The spines of a cactus, the proboscis of a mosquito, the quills of a porcupine: straight, pointed objects serve a plethora of functions in nature. Yet no matter the size, from bacteriophages’ nanometer-scale tail fibers to narwhals’ two- or three-meter-long tusk, these structures tend to be long and slender cones whose base diameter is much smaller than their length. Now researchers have used physics to explain why this narrow shape is optimal for stingers and other piercing objects—including human-made tools such as hypodermic needles.

A stingerlike object’s dimensions are limited by two opposing constraints. To puncture its target, it must apply a force large enough to overcome the pressure created by friction. At the same time, this force must be smaller than the “critical load,” the maximum force that the structure can support without bending or breaking. A large range of geometries, from long and narrow to short and wide, satisfy both constraints. Yet living organisms do not exhibit all the possible variability. Instead nature seems to prefer narrow designs with a base-diameter-to-length ratio of around 0.06.

Porcupine quills
Porcupine quills. Credit: Chris Ainslie Getty Images

That apparent predilection arises because another factor is at play: Nature tends to “live on the cheap,” says Kaare Jensen, a physicist at the Technical University of Denmark. Organisms are under evolutionary pressure to economize by using as little biological matter as possible to accomplish a given task. Wider stingers are more stable but require more material. This consideration suggests evolution would select for the narrowest designs possible: those that are barely sturdy enough to pierce their target without bending. In a paper published in June in Nature Physics, Jensen’s team showed that this design principle accurately predicts the shapes of stingers and similar structures.

Jensen and his graduate student Anneline Christensen devised a simple theoretical model for a solid conical stinger at the edge of stability. Their calculations predicted that the optimal base diameter depended on only three factors: the object’s length, the stiffness of its material and the friction from the pressure of the target tissue. The dependence on stiffness and pressure was weak: doubling the stiffness would allow the base diameter to decrease by only 21 percent, for instance. It was primarily the relationship between diameter and length that intrigued the duo.

In a major study of similar structures in the early 1980s, researchers using a different friction model proposed that the base diameter of the cone scales with its length to the power of ⅔ : thus, if the length doubled, the base diameter would need to increase by 59 percent. Jensen and Christensen’s equation, in contrast, predicted that the two should be directly proportional. In that case, doubling one would require doubling the other as well.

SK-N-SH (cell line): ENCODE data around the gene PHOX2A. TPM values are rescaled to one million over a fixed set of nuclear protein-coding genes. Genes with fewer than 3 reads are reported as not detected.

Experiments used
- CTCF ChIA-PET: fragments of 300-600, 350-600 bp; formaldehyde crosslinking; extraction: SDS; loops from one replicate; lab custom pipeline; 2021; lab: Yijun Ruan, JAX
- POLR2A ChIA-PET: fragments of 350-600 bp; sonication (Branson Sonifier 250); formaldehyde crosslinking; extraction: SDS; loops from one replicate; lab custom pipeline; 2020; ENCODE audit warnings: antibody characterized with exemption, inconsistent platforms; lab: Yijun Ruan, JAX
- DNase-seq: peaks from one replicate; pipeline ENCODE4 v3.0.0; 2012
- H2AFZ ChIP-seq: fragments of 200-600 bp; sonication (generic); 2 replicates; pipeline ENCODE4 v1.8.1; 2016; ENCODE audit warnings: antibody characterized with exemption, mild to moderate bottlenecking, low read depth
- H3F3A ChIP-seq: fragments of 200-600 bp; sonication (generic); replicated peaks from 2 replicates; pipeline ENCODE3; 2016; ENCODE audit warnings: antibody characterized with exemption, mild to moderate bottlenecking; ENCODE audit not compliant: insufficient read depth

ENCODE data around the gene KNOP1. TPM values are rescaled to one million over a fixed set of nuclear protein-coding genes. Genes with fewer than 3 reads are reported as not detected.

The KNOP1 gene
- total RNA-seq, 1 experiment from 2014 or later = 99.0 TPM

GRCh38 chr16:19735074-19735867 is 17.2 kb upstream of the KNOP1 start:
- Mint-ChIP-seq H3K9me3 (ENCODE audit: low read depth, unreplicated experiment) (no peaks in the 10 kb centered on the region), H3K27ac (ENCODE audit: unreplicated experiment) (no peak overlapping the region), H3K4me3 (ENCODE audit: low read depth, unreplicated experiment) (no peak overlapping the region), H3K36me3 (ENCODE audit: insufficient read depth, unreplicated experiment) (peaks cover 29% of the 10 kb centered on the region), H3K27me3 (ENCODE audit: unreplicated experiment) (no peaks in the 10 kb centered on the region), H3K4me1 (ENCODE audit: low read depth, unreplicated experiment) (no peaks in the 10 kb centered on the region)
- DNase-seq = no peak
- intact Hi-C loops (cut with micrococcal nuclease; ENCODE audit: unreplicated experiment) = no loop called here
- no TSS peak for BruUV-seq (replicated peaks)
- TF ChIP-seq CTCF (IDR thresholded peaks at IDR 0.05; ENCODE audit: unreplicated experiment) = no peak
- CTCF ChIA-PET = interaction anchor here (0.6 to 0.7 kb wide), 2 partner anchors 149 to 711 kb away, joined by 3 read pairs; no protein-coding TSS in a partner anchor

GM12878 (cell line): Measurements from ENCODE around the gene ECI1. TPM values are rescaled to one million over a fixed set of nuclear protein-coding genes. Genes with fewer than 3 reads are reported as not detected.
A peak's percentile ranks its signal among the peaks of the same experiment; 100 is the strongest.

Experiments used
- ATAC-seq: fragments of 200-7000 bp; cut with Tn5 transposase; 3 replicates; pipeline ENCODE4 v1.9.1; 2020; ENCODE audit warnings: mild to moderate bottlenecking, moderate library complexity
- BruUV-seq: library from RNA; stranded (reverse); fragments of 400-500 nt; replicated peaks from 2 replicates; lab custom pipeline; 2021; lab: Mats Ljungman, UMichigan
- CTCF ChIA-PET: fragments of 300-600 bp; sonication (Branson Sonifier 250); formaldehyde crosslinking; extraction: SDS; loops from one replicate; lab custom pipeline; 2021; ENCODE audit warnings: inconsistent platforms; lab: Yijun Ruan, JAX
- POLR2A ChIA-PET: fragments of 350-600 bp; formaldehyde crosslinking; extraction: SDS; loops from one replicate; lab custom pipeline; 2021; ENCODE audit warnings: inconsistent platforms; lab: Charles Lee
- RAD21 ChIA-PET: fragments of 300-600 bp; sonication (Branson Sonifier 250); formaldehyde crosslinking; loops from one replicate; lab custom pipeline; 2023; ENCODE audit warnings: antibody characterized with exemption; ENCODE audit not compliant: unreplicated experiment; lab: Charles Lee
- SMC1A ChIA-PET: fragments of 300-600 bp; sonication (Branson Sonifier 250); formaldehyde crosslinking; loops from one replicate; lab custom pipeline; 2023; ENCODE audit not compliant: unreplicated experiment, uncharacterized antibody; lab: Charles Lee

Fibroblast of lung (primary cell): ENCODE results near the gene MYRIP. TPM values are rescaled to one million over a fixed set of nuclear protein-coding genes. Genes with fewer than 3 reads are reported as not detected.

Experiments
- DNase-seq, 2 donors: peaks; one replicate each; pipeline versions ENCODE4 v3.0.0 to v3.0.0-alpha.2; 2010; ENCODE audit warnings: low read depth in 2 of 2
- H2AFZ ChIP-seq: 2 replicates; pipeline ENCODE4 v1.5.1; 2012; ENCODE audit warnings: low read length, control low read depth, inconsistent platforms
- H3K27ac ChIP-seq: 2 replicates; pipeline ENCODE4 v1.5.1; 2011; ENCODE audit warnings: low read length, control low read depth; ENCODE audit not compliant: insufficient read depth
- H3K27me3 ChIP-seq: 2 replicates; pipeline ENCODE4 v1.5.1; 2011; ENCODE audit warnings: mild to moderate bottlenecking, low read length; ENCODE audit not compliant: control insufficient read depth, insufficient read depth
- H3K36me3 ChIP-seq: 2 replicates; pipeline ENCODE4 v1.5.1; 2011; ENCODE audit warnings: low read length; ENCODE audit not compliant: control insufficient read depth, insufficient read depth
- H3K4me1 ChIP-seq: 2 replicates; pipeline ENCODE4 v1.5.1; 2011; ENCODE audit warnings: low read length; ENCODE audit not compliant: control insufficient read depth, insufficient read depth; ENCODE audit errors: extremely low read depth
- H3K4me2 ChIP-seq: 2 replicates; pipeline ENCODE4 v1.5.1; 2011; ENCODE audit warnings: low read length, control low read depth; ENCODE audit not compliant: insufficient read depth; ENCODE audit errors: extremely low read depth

A narwhal tusk
A narwhal tusk. Credit: Getty Images

To see if a linear relationship held in the natural world, Jensen’s team compiled the dimensions of nearly 140 stingers, spikes and spines in living organisms. Vertebrates and invertebrates, land and sea creatures, and plants, algae and viruses all had structures that matched the new model. Almost 100 human-made “stingers” such as needles, nails and arrows also aligned with the researchers’ predictions. “It’s always nice when you do some kind of theoretical work, and then you see it applies to something in real life,” Christensen says. “It’s not just an equation on a piece of paper."

The team did “a really nice job of tackling a pretty common design problem from a really simple mechanics perspective,” says Douglas Holmes, an engineer at Boston University, who peer-reviewed the study but was not directly involved in the research. “It was a really creative approach to the problem.” Holmes, who investigates the stability of thin structures, notes that the result has applications beyond nature. Understanding the physics of this kind of object “gives you a nice design principle for designing anything sharp,” including hypodermic needles, he says. In fact, Jensen is already using what he learned to develop more break-resistant needles for unrelated research on plant cells.

Although Jensen and Christensen’s equation describes the shape of a multitude of stingerlike structures, others have complexities not considered in the model. Some plant “stingers” are hollow or contain liquids, and some wasps intentionally bend their stinger during insertion. In both cases, the equation overestimates the base diameter. Jensen hopes to build on his research to understand the physics governing curved teeth, claws and other sharp objects in the natural world. This work could, in turn, inspire a new wave of engineering innovations, he says: “There’s quite substantial potential for learning from nature on how to design these things.”